Southern Caucasus: Combating tuberculosis in prisons - a challenge for the 21st century
24-03-2000 News Release 00/03
Geneva (ICRC) - Prisoners are more prone to communicable diseases than the general population, mostly because of poor living conditions and limited access to health care. Many governments today are confronted with tuberculosis (TB) in prisons and a growing number of humanitarian agencies are helping the authorities tackle this major public health problem. The countries of the Commonwealth of Independent States in particular are finding it difficult to bring TB under control, especially in prisons, where the disease – often appearing in extremely drug-resistant strains – has taken on epidemic proportions.
In Georgia, the ICRC is supporting the government's national TB programme, which is implementing comprehensive control measures in prisons. These include following the World Health Organization's strategy known as DOTS ( " Directly Observed Treatment, Short course " , which requires medical staff to ensure the daily intake of medicines by each patient for the full course of treatment), screening the prison population to detect those infected with TB as early as possible, and organizing health education for the prisoners. Measures to reduce the spread of TB by improving living conditions have also been introduced.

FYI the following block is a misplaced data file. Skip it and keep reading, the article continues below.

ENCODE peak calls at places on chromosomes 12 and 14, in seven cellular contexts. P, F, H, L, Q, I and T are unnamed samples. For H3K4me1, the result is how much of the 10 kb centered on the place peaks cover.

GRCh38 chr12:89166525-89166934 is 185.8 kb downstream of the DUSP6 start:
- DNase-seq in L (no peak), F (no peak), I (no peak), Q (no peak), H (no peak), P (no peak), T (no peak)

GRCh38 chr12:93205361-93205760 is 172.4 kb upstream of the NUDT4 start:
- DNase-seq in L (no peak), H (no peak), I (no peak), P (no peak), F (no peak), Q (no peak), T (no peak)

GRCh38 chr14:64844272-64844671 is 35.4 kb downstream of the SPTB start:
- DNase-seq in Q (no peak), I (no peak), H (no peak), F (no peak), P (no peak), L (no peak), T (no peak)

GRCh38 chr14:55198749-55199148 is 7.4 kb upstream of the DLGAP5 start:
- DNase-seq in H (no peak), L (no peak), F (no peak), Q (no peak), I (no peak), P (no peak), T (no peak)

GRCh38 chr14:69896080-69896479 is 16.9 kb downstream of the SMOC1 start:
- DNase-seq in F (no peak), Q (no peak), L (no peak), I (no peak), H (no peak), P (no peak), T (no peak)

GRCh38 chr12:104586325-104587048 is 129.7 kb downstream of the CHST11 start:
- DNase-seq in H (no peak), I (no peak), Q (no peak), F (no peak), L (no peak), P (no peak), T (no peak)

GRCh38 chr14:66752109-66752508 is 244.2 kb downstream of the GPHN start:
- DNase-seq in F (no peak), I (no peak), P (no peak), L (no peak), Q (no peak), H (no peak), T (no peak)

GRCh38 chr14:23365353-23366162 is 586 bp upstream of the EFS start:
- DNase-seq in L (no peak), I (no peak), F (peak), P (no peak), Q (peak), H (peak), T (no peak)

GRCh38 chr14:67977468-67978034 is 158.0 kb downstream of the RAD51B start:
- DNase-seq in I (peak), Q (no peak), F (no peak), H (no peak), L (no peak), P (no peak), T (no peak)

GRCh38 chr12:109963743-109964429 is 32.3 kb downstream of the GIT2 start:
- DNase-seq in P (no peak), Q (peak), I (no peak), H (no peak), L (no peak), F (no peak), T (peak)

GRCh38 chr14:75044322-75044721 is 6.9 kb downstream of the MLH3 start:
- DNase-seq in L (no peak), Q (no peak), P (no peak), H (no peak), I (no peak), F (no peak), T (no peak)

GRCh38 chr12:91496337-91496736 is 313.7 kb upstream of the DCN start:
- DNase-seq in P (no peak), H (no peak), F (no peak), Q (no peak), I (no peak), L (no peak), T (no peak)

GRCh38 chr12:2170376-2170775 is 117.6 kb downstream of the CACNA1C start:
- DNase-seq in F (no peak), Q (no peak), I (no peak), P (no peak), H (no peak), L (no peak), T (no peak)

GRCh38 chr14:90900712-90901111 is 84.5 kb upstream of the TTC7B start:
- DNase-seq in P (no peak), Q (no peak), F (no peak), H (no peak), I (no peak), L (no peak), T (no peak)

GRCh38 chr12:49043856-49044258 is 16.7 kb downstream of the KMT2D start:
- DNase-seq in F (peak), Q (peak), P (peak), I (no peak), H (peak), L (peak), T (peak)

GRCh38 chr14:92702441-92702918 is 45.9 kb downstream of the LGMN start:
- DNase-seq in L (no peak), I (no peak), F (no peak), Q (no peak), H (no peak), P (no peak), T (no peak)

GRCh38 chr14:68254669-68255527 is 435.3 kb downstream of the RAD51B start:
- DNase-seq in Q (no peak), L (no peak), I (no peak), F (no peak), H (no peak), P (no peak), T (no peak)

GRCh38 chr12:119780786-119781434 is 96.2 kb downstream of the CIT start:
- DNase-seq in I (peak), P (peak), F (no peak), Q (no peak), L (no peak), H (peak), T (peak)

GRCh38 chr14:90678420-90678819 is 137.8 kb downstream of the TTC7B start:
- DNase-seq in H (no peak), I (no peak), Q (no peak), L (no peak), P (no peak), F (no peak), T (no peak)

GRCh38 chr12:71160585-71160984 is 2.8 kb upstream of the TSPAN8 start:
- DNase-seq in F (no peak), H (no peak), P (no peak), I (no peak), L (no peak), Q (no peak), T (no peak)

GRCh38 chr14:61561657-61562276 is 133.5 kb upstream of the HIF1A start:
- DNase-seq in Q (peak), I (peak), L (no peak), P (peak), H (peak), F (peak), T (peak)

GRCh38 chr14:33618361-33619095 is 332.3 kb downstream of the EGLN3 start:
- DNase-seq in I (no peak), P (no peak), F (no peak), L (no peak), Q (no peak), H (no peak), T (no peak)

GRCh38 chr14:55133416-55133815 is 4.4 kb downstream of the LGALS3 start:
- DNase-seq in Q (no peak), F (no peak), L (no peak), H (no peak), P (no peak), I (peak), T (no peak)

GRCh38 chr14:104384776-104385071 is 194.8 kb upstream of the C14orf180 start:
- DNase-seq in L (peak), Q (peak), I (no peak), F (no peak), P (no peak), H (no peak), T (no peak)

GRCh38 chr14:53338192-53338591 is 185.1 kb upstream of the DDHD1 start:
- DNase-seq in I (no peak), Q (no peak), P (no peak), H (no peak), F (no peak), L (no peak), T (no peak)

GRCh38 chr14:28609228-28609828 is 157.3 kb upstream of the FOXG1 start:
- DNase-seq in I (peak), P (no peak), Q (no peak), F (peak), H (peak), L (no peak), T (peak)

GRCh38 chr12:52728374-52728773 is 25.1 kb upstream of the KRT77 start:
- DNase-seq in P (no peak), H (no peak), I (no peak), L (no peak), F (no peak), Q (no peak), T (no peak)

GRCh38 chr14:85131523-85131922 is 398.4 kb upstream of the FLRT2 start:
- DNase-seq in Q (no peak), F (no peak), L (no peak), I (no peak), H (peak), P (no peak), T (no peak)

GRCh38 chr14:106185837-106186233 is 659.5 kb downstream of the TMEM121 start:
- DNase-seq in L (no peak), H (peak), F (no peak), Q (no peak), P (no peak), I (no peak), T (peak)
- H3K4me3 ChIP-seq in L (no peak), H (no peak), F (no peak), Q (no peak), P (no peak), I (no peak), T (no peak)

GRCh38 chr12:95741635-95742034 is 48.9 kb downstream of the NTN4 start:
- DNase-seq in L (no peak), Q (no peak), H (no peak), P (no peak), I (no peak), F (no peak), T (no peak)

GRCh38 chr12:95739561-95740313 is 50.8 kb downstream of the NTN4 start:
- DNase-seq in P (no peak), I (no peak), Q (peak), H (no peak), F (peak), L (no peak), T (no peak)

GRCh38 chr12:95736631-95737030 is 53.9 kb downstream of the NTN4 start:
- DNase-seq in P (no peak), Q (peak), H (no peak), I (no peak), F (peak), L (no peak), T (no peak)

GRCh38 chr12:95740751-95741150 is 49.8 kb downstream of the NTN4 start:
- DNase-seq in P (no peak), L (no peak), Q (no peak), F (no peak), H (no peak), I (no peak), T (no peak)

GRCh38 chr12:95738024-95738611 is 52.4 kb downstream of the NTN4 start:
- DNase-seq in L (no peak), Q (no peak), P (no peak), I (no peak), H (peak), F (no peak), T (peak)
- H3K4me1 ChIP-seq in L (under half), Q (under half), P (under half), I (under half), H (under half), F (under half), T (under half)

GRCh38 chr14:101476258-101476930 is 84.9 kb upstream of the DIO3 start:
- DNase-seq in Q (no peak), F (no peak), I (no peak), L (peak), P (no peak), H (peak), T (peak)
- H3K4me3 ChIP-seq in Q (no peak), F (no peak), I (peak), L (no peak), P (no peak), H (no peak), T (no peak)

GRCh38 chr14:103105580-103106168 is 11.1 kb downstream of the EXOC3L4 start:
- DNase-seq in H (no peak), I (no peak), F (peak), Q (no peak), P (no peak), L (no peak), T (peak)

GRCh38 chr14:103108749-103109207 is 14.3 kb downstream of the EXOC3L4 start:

The programme in Georgia has made significant progress over the past year thanks to improved treatment and screening of prisoners. Systematic screening added to the DOTS approach has clearly helped to reduce the number of established TB cases and curb the spread of multi-drug-resistant strains.
A total of 800 patients have been treated since the current programme was launched in 1998. The cure rate is now close to 75%. High levels of drug r esistance meant poor results in the initial groups of patients, which included many chronic cases. But the spread of the disease among inmates is expected to decrease further with careful screening and strict adherence to the course of medicines prescribed by the DOTS programme.
In Armenia, negotiations with the government are under way to launch a similar TB-control programme in prisons, in conjunction with the Ministry of Internal Affairs and the Ministry of Health. This programme is expected to start in the second half of 2000.
In Azerbaijan, a total of 1,800 prisoners have been treated for TB by the ICRC, but with a cure rate of only 55% the results remain unsatisfactory. In the absence of systematic screening of the prison population, patients often start treatment when they are already seriously ill. To make matters worse, random or incomplete treatment remains a prime factor in the spread of drug-resistant strains. Poor coordination between ministries and failure on the part of the Ministry of Health to accept the DOTS strategy and other international recommendations for TB diagnosis and treatment have obliged the ICRC to put its participation in the project on hold. Resumption on the basis of recognized international standards is presently under discussion.
The ICRC's experience shows that it is possible to control TB in prisons by ensuring early diagnosis and prompt treatment, providing health education and better living conditions, and securing a firm commitment on the part of the authorities to acknowledging TB as a public health priority. If interministerial cooperation is lacking, TB control in prisons is doomed to fail. Places of detention are never closed communities, and governments should be aware that the impact of effective TB programmes for prisoners will inevitably be felt well beyond the prison walls.